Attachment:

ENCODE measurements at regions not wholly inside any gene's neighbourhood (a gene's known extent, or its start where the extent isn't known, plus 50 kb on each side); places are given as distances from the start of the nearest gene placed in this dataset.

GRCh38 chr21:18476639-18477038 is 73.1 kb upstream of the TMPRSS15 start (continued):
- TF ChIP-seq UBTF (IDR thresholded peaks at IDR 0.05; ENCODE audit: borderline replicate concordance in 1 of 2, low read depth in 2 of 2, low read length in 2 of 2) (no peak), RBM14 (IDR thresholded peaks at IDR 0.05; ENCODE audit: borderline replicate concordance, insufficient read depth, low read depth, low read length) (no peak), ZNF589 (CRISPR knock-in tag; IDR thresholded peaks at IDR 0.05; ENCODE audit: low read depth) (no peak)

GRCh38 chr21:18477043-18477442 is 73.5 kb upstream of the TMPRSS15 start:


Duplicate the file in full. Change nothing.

ENCODE measurements at regions not wholly inside any gene's neighbourhood (a gene's known extent, or its start where the extent isn't known, plus 50 kb on each side); places are given as distances from the start of the nearest gene placed in this dataset.

GRCh38 chr21:18476639-18477038 is 73.1 kb upstream of the TMPRSS15 start (continued):
- TF ChIP-seq UBTF (IDR thresholded peaks at IDR 0.05; ENCODE audit: borderline replicate concordance in 1 of 2, low read depth in 2 of 2, low read length in 2 of 2) (no peak), RBM14 (IDR thresholded peaks at IDR 0.05; ENCODE audit: borderline replicate concordance, insufficient read depth, low read depth, low read length) (no peak), ZNF589 (CRISPR knock-in tag; IDR thresholded peaks at IDR 0.05; ENCODE audit: low read depth) (no peak)

GRCh38 chr21:18477043-18477442 is 73.5 kb upstream of the TMPRSS15 start: